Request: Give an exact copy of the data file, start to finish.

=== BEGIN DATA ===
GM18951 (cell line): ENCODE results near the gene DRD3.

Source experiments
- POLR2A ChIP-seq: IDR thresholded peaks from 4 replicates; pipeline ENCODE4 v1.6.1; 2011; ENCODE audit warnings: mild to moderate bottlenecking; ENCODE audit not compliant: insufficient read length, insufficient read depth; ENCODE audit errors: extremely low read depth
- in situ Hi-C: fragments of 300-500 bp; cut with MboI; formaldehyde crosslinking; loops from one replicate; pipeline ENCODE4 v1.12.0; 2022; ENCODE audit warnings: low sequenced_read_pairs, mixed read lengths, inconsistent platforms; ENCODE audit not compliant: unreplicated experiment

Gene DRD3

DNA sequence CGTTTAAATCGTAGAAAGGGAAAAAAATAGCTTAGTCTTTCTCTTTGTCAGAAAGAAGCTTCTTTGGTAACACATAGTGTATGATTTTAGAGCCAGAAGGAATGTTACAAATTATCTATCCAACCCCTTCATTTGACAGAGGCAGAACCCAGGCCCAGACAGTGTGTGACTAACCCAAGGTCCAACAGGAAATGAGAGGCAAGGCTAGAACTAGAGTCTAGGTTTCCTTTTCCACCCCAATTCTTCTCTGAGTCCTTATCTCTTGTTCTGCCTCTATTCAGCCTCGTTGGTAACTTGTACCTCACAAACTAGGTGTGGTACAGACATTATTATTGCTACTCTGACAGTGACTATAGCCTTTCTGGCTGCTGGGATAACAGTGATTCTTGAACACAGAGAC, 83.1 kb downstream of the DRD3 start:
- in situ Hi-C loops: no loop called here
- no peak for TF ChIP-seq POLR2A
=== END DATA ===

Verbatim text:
GM18951 (cell line): ENCODE results near the gene DRD3.

Source experiments
- POLR2A ChIP-seq: IDR thresholded peaks from 4 replicates; pipeline ENCODE4 v1.6.1; 2011; ENCODE audit warnings: mild to moderate bottlenecking; ENCODE audit not compliant: insufficient read length, insufficient read depth; ENCODE audit errors: extremely low read depth
- in situ Hi-C: fragments of 300-500 bp; cut with MboI; formaldehyde crosslinking; loops from one replicate; pipeline ENCODE4 v1.12.0; 2022; ENCODE audit warnings: low sequenced_read_pairs, mixed read lengths, inconsistent platforms; ENCODE audit not compliant: unreplicated experiment

Gene DRD3

DNA sequence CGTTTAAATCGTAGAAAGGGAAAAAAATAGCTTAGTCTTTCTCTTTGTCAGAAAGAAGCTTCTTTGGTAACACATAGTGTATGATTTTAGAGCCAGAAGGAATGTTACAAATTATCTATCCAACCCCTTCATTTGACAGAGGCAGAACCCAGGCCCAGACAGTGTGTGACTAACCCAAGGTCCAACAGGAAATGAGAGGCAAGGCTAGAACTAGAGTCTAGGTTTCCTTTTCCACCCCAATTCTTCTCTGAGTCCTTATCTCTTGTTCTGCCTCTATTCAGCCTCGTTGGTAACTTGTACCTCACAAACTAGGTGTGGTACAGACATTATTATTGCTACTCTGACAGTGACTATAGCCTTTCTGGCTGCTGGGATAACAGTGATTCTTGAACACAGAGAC, 83.1 kb downstream of the DRD3 start:
- in situ Hi-C loops: no loop called here
- no peak for TF ChIP-seq POLR2A